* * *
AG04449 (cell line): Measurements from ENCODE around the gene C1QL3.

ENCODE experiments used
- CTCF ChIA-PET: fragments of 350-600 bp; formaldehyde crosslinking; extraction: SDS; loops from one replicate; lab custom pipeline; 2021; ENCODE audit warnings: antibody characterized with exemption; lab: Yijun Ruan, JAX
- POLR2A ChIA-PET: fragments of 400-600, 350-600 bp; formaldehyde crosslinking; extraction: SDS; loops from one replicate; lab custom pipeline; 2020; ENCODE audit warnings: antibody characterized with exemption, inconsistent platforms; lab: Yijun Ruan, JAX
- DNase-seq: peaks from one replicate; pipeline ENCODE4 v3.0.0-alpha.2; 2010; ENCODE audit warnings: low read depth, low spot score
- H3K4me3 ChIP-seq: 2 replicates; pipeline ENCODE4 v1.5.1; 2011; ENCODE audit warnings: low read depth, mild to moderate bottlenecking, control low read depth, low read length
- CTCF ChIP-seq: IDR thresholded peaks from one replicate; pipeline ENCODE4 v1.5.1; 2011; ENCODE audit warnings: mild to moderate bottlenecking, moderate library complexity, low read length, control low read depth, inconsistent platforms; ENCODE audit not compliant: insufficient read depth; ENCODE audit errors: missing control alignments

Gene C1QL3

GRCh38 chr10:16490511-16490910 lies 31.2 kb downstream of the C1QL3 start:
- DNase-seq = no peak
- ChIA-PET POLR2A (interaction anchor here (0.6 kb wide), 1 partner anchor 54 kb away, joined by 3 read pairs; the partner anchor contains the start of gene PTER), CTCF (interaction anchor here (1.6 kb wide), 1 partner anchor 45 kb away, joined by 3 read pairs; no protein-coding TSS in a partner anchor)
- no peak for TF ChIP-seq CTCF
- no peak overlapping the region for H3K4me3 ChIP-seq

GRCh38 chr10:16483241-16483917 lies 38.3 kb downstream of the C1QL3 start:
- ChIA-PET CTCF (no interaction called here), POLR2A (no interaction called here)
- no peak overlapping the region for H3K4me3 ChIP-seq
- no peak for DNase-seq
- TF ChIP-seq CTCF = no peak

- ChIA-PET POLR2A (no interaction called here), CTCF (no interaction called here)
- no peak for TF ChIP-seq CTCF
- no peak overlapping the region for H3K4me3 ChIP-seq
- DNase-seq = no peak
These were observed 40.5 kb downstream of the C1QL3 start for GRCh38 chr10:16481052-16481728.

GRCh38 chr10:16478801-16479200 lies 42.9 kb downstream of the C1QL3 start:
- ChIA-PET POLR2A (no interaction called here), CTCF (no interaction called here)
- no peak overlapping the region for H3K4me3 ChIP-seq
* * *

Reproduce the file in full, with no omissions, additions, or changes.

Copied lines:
AG04449 (cell line): Measurements from ENCODE around the gene C1QL3.

ENCODE experiments used
- CTCF ChIA-PET: fragments of 350-600 bp; formaldehyde crosslinking; extraction: SDS; loops from one replicate; lab custom pipeline; 2021; ENCODE audit warnings: antibody characterized with exemption; lab: Yijun Ruan, JAX
- POLR2A ChIA-PET: fragments of 400-600, 350-600 bp; formaldehyde crosslinking; extraction: SDS; loops from one replicate; lab custom pipeline; 2020; ENCODE audit warnings: antibody characterized with exemption, inconsistent platforms; lab: Yijun Ruan, JAX
- DNase-seq: peaks from one replicate; pipeline ENCODE4 v3.0.0-alpha.2; 2010; ENCODE audit warnings: low read depth, low spot score
- H3K4me3 ChIP-seq: 2 replicates; pipeline ENCODE4 v1.5.1; 2011; ENCODE audit warnings: low read depth, mild to moderate bottlenecking, control low read depth, low read length
- CTCF ChIP-seq: IDR thresholded peaks from one replicate; pipeline ENCODE4 v1.5.1; 2011; ENCODE audit warnings: mild to moderate bottlenecking, moderate library complexity, low read length, control low read depth, inconsistent platforms; ENCODE audit not compliant: insufficient read depth; ENCODE audit errors: missing control alignments

Gene C1QL3

GRCh38 chr10:16490511-16490910 lies 31.2 kb downstream of the C1QL3 start:
- DNase-seq = no peak
- ChIA-PET POLR2A (interaction anchor here (0.6 kb wide), 1 partner anchor 54 kb away, joined by 3 read pairs; the partner anchor contains the start of gene PTER), CTCF (interaction anchor here (1.6 kb wide), 1 partner anchor 45 kb away, joined by 3 read pairs; no protein-coding TSS in a partner anchor)
- no peak for TF ChIP-seq CTCF
- no peak overlapping the region for H3K4me3 ChIP-seq

GRCh38 chr10:16483241-16483917 lies 38.3 kb downstream of the C1QL3 start:
- ChIA-PET CTCF (no interaction called here), POLR2A (no interaction called here)
- no peak overlapping the region for H3K4me3 ChIP-seq
- no peak for DNase-seq
- TF ChIP-seq CTCF = no peak

- ChIA-PET POLR2A (no interaction called here), CTCF (no interaction called here)
- no peak for TF ChIP-seq CTCF
- no peak overlapping the region for H3K4me3 ChIP-seq
- DNase-seq = no peak
These were observed 40.5 kb downstream of the C1QL3 start for GRCh38 chr10:16481052-16481728.

GRCh38 chr10:16478801-16479200 lies 42.9 kb downstream of the C1QL3 start:
- ChIA-PET POLR2A (no interaction called here), CTCF (no interaction called here)
- no peak overlapping the region for H3K4me3 ChIP-seq